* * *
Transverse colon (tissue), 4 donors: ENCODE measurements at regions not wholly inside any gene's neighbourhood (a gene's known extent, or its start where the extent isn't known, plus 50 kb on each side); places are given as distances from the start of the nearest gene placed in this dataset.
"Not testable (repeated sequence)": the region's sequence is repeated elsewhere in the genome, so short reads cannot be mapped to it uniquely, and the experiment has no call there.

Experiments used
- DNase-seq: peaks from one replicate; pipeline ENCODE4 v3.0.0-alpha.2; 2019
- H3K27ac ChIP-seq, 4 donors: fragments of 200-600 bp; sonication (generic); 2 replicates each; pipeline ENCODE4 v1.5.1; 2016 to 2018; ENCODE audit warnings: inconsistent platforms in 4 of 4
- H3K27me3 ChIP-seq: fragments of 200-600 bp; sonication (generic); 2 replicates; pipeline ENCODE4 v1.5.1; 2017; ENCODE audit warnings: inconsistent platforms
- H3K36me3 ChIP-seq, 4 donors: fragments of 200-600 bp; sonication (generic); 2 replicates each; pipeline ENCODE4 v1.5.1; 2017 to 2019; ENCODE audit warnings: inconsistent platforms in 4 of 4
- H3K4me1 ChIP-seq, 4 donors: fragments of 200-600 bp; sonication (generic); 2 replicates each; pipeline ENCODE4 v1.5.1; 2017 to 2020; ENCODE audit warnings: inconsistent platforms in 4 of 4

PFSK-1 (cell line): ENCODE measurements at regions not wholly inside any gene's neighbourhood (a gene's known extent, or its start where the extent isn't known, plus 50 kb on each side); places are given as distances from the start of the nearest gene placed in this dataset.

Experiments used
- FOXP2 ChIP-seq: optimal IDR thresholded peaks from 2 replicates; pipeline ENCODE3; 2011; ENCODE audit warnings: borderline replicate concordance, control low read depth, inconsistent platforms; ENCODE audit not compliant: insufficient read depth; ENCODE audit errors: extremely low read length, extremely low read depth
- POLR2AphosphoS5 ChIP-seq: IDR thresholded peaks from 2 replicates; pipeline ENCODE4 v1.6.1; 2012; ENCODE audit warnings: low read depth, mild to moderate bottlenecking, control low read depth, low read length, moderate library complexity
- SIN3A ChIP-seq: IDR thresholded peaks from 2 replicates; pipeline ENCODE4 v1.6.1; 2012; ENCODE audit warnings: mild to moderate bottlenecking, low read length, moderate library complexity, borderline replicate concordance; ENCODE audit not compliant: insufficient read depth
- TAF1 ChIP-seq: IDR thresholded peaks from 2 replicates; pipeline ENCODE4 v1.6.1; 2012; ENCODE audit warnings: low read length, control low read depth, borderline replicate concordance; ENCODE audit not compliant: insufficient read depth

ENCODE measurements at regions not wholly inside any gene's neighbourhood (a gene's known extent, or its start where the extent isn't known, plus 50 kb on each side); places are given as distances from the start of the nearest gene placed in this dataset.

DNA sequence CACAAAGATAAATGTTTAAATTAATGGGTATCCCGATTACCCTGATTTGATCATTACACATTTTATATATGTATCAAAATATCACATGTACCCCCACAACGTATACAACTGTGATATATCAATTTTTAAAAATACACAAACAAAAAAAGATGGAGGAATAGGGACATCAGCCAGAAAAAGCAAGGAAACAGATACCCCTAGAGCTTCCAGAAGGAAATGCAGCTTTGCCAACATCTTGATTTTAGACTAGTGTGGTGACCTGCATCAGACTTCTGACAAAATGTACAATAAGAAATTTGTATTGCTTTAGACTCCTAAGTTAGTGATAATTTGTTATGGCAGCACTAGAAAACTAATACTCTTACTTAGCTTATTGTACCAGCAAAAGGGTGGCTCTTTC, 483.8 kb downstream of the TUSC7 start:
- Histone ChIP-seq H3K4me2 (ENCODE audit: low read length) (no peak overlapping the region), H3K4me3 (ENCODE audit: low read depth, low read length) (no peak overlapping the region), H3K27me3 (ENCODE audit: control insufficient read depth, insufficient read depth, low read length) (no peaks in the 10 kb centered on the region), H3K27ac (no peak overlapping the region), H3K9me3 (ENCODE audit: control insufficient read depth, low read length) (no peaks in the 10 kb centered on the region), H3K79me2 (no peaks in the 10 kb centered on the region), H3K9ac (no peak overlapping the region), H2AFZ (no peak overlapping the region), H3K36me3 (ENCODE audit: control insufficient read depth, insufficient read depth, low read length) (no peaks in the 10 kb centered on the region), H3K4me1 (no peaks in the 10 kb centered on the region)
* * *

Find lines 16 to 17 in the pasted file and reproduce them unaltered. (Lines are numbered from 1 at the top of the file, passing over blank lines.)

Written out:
DNA sequence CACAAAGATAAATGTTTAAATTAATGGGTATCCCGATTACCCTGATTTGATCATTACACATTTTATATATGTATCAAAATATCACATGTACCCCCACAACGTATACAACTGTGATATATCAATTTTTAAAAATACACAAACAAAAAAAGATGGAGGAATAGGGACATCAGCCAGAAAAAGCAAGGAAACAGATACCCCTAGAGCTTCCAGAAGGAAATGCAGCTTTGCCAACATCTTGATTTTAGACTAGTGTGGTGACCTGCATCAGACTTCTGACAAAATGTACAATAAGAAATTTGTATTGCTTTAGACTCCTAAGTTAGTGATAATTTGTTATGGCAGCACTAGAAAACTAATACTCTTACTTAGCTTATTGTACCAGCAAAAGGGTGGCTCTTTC, 483.8 kb downstream of the TUSC7 start:
- Histone ChIP-seq H3K4me2 (ENCODE audit: low read length) (no peak overlapping the region), H3K4me3 (ENCODE audit: low read depth, low read length) (no peak overlapping the region), H3K27me3 (ENCODE audit: control insufficient read depth, insufficient read depth, low read length) (no peaks in the 10 kb centered on the region), H3K27ac (no peak overlapping the region), H3K9me3 (ENCODE audit: control insufficient read depth, low read length) (no peaks in the 10 kb centered on the region), H3K79me2 (no peaks in the 10 kb centered on the region), H3K9ac (no peak overlapping the region), H2AFZ (no peak overlapping the region), H3K36me3 (ENCODE audit: control insufficient read depth, insufficient read depth, low read length) (no peaks in the 10 kb centered on the region), H3K4me1 (no peaks in the 10 kb centered on the region)